11. Bite Me, Your Grace by Brooklyn Ann

Novel, historical, f/m, standard

Angelica Winthrop, supposedly a proper Regency lady, quotes Mary Wollstonecraft, defends Mary Shelley, writes her own lurid stories, dresses up as a man to sell them to a magazine . . . in short, she’s a combination of a bluestocking (which is basically Regency for “nerdy woman”) and a fangirl, and in this delightfully over-the-top novel by a new-to-me indie author, she’s an absolute delight. And that’s not even mentioning the Duke of Burnrath, who’s got to convince an awful lot of people that he’s not a vampire, because (fictional) vampires have just become all the rage.

12. A Princess in Theory (Reluctant Royals #1) by Alyssa Cole

Novel, contemporary, f/m, standard

What if those “Nigerian prince” emails weren’t spam? Naledi Smith, a public-health researcher with pet former lab mice called the Grams, is at the end of her rope over a jerk coworker who foists all his work off on her and her precarious financial situation when she meets a nice but enigmatic man named Jamal—or so she thinks. In truth, he’s Prince Thabiso, heir to the throne of the (fictional) African country of Thesolo. If you liked some of the themes of Black Panther but wanted more romance, this is definitely the story for you.

Covers for 13-15

Iron Circus Comics/Jordan L. Hawke/Haver Street Press

13. Crossplay by Niki Smith

Graphic novel, contemporary, just about every combination you can think of including trans representation and nonbinary folks, hot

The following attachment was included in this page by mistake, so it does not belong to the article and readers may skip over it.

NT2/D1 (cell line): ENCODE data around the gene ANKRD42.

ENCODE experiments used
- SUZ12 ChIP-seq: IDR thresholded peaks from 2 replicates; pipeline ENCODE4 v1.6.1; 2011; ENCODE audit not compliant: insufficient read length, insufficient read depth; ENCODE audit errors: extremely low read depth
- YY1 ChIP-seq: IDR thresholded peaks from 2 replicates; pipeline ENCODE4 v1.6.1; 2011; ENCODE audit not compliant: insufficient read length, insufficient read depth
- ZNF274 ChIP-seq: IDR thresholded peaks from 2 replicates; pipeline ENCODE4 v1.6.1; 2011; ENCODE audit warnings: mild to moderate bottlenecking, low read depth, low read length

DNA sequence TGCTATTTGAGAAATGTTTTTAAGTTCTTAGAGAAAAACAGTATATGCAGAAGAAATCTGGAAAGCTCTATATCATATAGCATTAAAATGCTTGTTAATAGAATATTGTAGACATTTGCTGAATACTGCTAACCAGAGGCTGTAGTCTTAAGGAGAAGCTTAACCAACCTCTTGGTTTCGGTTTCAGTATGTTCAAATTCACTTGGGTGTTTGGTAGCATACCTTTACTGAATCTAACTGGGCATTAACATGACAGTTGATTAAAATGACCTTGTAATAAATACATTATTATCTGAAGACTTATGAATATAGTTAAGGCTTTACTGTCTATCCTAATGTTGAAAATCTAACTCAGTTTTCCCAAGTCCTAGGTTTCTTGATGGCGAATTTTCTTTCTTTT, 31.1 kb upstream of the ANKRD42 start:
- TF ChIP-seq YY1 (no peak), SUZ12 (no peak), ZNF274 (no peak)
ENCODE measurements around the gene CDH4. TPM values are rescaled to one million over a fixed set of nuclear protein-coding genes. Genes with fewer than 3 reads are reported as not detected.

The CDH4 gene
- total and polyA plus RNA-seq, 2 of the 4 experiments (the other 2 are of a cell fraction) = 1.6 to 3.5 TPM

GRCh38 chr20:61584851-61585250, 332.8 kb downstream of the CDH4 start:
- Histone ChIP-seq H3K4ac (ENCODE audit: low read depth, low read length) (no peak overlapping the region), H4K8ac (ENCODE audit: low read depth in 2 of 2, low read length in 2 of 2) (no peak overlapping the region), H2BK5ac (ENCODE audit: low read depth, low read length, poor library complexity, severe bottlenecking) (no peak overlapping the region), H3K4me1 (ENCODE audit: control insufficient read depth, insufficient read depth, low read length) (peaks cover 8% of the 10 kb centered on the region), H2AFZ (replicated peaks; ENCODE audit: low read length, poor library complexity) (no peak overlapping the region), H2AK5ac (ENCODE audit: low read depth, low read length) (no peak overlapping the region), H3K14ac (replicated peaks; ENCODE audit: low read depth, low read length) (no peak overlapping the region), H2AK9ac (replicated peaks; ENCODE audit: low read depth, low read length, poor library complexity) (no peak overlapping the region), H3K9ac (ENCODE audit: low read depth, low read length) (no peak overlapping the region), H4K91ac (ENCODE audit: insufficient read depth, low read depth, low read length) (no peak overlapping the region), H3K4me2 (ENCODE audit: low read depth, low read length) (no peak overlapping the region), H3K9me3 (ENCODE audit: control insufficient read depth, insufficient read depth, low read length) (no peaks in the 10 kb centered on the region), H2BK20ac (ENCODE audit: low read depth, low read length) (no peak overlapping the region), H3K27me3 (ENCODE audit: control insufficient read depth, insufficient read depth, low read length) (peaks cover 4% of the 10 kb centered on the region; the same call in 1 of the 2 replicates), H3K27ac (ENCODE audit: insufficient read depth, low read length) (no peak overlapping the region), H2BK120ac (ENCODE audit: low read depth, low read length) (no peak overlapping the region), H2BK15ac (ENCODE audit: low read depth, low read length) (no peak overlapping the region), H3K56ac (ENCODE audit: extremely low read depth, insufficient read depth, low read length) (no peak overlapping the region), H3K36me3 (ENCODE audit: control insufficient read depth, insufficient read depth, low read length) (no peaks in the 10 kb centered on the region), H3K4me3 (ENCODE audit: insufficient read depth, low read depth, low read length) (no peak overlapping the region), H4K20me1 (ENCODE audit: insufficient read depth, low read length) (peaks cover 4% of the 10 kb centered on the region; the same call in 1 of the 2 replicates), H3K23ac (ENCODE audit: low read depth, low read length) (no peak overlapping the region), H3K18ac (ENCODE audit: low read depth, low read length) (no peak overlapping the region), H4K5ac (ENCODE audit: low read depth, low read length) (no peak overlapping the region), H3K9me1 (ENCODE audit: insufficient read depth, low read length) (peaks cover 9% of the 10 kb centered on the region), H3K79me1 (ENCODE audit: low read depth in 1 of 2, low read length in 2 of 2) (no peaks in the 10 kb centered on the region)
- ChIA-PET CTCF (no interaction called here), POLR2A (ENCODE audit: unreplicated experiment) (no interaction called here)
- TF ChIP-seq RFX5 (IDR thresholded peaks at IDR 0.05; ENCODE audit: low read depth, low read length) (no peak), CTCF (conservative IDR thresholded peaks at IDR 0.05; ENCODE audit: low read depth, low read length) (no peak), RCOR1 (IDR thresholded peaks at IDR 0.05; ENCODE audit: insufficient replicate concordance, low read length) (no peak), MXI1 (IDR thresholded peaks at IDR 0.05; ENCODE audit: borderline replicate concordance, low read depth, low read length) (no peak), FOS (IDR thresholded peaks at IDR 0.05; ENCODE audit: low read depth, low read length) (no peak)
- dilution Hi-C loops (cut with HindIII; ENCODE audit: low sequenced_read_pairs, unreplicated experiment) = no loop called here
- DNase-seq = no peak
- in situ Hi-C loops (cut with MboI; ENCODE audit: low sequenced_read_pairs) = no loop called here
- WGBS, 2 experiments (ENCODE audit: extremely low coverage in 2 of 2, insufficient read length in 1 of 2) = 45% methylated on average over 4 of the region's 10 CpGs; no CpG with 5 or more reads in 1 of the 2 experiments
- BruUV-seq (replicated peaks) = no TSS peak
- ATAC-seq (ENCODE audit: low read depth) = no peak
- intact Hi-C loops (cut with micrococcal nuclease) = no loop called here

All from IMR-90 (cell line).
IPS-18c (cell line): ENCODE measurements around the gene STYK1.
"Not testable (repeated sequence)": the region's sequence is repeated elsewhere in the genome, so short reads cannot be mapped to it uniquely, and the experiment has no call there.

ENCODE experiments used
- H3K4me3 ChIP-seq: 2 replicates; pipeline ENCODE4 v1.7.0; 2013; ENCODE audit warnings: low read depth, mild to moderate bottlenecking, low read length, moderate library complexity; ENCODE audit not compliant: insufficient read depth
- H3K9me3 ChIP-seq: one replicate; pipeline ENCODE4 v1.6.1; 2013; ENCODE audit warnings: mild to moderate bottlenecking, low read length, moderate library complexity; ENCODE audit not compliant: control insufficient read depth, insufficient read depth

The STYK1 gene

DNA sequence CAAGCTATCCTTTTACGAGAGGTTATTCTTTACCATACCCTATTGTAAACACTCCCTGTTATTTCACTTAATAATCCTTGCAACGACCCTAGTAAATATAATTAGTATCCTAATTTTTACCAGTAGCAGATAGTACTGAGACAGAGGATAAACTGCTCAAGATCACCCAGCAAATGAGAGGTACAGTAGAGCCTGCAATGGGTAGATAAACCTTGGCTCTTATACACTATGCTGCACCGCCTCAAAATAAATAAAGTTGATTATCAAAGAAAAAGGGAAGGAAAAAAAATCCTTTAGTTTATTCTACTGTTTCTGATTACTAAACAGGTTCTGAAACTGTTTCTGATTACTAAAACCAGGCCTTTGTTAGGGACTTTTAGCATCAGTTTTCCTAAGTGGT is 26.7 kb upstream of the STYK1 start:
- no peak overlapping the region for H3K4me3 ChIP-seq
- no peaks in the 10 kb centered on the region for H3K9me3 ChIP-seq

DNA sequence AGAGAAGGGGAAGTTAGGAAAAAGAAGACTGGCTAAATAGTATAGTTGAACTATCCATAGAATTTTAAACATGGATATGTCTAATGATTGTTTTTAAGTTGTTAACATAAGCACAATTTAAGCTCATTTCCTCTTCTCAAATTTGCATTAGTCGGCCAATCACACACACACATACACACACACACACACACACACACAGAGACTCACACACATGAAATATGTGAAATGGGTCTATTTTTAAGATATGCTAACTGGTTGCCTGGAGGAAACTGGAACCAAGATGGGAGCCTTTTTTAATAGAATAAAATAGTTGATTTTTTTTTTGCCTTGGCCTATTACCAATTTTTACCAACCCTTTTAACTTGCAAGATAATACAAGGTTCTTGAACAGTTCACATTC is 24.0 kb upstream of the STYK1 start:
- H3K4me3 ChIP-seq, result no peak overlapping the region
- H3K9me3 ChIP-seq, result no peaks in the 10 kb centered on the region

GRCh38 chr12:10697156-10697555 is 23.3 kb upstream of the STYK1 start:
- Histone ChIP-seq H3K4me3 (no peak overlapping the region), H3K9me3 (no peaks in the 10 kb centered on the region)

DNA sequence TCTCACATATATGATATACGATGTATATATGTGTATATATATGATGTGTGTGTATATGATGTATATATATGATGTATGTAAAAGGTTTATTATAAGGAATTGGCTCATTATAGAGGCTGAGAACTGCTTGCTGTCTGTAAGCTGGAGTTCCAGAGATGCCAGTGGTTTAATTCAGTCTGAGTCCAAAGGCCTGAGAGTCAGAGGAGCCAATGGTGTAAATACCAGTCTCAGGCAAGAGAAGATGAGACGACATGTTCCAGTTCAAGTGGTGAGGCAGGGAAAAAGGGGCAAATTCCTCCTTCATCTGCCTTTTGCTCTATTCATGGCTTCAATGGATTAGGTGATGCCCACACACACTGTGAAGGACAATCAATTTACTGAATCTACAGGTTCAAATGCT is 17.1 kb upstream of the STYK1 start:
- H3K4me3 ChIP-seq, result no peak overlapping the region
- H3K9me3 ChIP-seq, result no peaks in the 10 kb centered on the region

Yet another story set at a convention, this erotic graphic novel follows a group of friends through a few days at Megacon while they discover each other and themselves. The friend group includes cosplayers, vendors, and attendees, but most of all, they’re all fans, and Crossplay is deeply nerdy in a way that many congoers will recognize.

14. Widdershins (Whyborne & Griffin #1) by Jordan L. Hawke

Novel, historical/speculative, m/m, standard

Dr. Percival Endicott Whyborne is a comparative philologist working at a small museum in Victorian-era Massachusetts. Griffin Flaherty is a Chicagoan moved to the East Coast who has set himself up as a private detective. They meet when Griffin is hired to investigate the death of the son of one of the museum’s trustees and Whyborne is tasked with translating a volume that the son mailed to his father before his death. Naturally, things go much further than that. With Lovecraftian elements, this novel has more horror than most, but also, you know, an awkwardly nerdy academic.

15. Remedial Rocket Science by Susannah Nix

Novel, contemporary, f/m, standard

Melody has a one-night stand with a hot guy early in college at MIT and then later runs into him again when she starts working for his mother’s company. The book’s definitely got a lot of new-adult romance tropes—first apartment after graduation and whatnot—but it’s also got some delicious fake-boyfriend/fake-girlfriend scenes and dating-the-billionaire tropes and mutual pining and “nerd girl gets hot, rich, vaguely frat-boy boyfriend,” and . . . well, I liked it. And it’s a rom-com heroine with female friends!

Covers for 16-18

Avon/Interlude Press/JMS Books

16. Romancing the Duke by Tessa Dare

Novel, historical, f/m, standard

Regency-era LARPers.

Yes, you read that correctly. No, neither the hero nor the heroine is a LARPer, but the LARPers are treated pretty nicely (by the end), and it’s all quite funny and over the top, but in general, the nerdy reason to love this book is Regency-era LARPers. The heroine does treat the hero a little sketchily toward the end, and the whole volume isn’t very high on historical accuracy, but . . . LARPers.

17. The Better to Kiss You With by Michelle Osgood

Novel, contemporary/speculative, f/f, standard

Lesbian werewolves and an MMORPG—I mean, I don’t see why I wouldn’t recommend this one. Deanna is a mod for a game called Wolf’s Run, and Jaime is her hot butch neighbor. When an online stalker threatens Deanna’s life, it also threatens the budding relationship between her and Jaime, who might have more connections to Wolf’s Run than Deanna knows.